Thursday, October 31, 2013

Fed Extends Stimulus as Growth Stumbles

WASHINGTON — The Federal Reserve is still waiting for clear evidence that the economy can grow decently without its help.

The Fed's widely expected announcement on Wednesday that it would press ahead with its stimulus campaign of asset purchases and low interest rates reflected the reality that the nation's central bankers gained little clarity in the six weeks since their last meeting, in part because the government shutdown delayed and distorted key economic indicators.

The statement, issued after a scheduled two-day meeting of its policy-making committee, amounted to a declaration that the Fed is not yet ready to decide, and it shed little light on how soon changes may come.

The Fed maintained its optimistic assessment of "growing underlying strength in the broader economy," contrasting the recovery of the private sector with the continued drag of federal spending cuts. It said that the availability of jobs was improving and that it expected inflation to rebound from its sluggish pace. Notably, it made no direct mention of the shutdown.

But despite the relatively sunny forecast, largely unchanged from the Fed's last meeting in September, Fed officials remain reluctant to pull back. As a result, the central bank will continue to add $85 billion a month to its portfolio of Treasury securities and mortgage-backed securities.

And the Fed, if anything, has reinforced its commitment to hold short-term interest rates near zero through next year and well into 2015. "Taking into account the extent of federal fiscal retrenchment over the past year, the committee sees the improvement in economic activity and labor market conditions since it began its asset purchase program as consistent with growing underlying strength in the broader economy," the Federal Open Market Committee said. "However, the committee decided to await more evidence that progress will be sustained before adjusting the pace of its purchases."

Analysts and investors reacted to the statement as moderately increasing the chances that the Fed would begin to retreat, or taper back on its purchases, in December, when the committee holds its final scheduled meeting of the year. Stocks fell slightly. Yet most analysts said they continued to regard the Fed as more likely to wait until the spring.

"This is a somewhat hawkish statement, but we don't think it's so hawkish as to change our expectations for a first tapering in April," Michael Feroli, chief United States economist at JPMorgan Chase, wrote to clients.

Fed officials spent much of the summer preparing investors for a retreat from its stimulus campaign before the end of the year.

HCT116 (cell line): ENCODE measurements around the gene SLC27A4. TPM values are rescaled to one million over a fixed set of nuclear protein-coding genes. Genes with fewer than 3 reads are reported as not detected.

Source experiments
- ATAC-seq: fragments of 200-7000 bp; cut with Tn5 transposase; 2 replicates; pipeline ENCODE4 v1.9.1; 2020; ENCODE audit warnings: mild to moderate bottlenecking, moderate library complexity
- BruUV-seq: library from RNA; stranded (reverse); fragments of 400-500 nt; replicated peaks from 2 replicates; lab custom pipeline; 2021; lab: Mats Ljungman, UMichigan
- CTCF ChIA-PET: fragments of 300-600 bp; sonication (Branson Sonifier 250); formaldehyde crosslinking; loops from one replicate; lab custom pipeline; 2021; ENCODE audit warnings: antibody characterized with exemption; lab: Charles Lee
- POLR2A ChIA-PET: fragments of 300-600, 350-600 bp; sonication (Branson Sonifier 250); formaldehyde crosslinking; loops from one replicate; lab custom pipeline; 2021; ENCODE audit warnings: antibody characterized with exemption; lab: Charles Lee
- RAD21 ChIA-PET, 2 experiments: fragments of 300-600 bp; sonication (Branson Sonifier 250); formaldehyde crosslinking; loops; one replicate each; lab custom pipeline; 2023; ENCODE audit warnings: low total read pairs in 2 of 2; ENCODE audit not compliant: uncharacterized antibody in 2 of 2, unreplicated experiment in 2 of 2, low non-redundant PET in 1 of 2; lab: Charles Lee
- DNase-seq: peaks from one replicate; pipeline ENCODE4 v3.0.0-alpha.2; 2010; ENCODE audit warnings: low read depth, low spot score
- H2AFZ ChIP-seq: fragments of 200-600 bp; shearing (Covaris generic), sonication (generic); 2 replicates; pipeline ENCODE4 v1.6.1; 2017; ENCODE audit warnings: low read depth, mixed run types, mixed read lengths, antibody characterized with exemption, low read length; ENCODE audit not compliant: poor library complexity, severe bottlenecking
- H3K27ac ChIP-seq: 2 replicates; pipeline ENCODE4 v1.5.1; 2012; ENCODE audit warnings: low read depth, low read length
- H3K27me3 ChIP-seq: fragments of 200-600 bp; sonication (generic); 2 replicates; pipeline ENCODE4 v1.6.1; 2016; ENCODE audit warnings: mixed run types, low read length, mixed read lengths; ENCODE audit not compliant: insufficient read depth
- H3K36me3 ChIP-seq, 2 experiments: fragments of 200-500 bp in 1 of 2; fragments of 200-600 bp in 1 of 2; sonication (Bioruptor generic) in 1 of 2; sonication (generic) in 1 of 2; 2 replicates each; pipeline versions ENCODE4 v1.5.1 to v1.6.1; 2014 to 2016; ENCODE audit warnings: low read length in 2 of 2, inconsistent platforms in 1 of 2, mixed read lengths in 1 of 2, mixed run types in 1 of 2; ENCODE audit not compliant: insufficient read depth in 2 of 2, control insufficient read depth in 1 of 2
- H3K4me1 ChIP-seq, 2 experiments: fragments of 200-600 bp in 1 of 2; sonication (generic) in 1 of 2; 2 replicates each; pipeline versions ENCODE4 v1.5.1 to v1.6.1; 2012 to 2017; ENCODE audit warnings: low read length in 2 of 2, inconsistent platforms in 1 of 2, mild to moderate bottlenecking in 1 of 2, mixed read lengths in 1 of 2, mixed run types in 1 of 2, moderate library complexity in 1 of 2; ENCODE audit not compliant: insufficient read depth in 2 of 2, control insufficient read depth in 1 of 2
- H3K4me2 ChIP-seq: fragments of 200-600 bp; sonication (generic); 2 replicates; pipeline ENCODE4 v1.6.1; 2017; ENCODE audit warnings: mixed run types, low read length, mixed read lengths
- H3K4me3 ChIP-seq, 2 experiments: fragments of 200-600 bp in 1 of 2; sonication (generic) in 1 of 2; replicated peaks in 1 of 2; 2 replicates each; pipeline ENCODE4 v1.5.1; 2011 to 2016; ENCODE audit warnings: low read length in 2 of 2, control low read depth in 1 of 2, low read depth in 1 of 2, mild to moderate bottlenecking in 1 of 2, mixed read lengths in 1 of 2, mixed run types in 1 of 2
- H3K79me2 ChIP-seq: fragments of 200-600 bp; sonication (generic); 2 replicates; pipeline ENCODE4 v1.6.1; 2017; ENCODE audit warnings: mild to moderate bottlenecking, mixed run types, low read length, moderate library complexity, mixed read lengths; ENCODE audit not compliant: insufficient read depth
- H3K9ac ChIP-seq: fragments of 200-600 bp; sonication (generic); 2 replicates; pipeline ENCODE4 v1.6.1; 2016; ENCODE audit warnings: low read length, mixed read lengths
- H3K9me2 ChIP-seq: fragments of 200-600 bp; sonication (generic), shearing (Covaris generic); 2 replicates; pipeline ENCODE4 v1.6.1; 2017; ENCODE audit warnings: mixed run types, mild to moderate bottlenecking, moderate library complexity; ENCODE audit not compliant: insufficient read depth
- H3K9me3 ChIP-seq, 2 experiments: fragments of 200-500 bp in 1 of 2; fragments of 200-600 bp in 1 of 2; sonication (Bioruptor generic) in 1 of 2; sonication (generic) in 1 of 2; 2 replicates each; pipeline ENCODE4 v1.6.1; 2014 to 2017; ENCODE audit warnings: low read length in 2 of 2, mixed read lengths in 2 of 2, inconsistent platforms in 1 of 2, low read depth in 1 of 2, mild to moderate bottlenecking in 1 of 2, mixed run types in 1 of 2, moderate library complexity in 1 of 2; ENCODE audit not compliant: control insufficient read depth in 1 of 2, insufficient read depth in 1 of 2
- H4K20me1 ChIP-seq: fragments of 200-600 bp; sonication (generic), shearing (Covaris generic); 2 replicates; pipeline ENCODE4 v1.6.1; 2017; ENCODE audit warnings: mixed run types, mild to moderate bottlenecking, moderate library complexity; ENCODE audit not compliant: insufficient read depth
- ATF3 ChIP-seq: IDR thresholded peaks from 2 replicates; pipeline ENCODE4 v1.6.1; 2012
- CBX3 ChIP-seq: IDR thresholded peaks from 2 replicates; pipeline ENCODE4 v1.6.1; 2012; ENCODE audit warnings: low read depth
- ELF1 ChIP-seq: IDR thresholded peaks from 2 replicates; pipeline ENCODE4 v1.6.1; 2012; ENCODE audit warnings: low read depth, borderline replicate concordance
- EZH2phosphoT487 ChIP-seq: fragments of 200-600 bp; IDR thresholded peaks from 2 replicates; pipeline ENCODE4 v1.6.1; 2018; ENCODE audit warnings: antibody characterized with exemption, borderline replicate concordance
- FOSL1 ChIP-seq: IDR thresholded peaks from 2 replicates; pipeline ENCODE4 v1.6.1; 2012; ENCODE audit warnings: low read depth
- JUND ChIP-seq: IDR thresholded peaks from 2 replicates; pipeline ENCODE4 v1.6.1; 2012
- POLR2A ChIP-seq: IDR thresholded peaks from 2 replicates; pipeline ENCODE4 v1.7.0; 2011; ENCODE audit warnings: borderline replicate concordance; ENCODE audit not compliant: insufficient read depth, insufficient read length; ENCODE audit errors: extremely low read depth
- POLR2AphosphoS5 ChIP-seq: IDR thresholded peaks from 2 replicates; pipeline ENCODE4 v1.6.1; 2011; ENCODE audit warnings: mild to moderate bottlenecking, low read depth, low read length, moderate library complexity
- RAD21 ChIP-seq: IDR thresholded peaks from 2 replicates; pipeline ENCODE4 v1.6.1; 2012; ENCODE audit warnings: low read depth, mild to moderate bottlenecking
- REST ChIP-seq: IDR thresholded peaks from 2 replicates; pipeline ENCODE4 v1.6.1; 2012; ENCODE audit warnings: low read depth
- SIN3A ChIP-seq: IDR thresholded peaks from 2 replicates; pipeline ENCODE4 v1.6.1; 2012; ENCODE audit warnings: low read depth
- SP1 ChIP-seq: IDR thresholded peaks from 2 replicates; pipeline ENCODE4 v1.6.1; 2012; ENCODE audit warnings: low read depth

But there is still little sign that the Fed has succeeded in increasing job growth. The share of adults with jobs remains at roughly its post-recession nadir. The unemployment rate has fallen largely because fewer people are looking for jobs.

Some analysts saw the Fed's upbeat description of the job market as evidence of its desire to retreat, even if it is not prepared to set that in motion yet.

The description "is not true, and we know it, the data has been weakening on this front," wrote Eric Green, global head of rates research at TD Securities. "One must view the emphasis here as reason to lean against the view that the Fed has gone soft."

Mr. Green added, however, that he still did not expect the Fed to begin its retreat until March, because its desire remained constrained by the weak economic reality.

Inflation has fallen well below the 2 percent annual pace the Fed has established as its goal. Prices rose in August at an annual pace of 1.2 percent, excluding food and fuel, according to the Fed's preferred measure, the Commerce Department's index of personal consumption expenditures.

The statement said persistently low inflation "could pose risks to economic performance," but reiterated the Fed's expectation that inflation will rebound to a healthier level.

The combination of persistently high unemployment and low inflation has prompted some Fed officials, and outside critics, to question whether the asset purchases are worthwhile.

"With the benefits of quantitative easing essentially at zero, this equivocating action by the Fed is less about the economy and more about its unwillingness to begin the tapering that everyone knows must begin," Representative Kevin Brady, a Texas Republican who is chairman of the congressional Joint Economic Committee, said in a statement.
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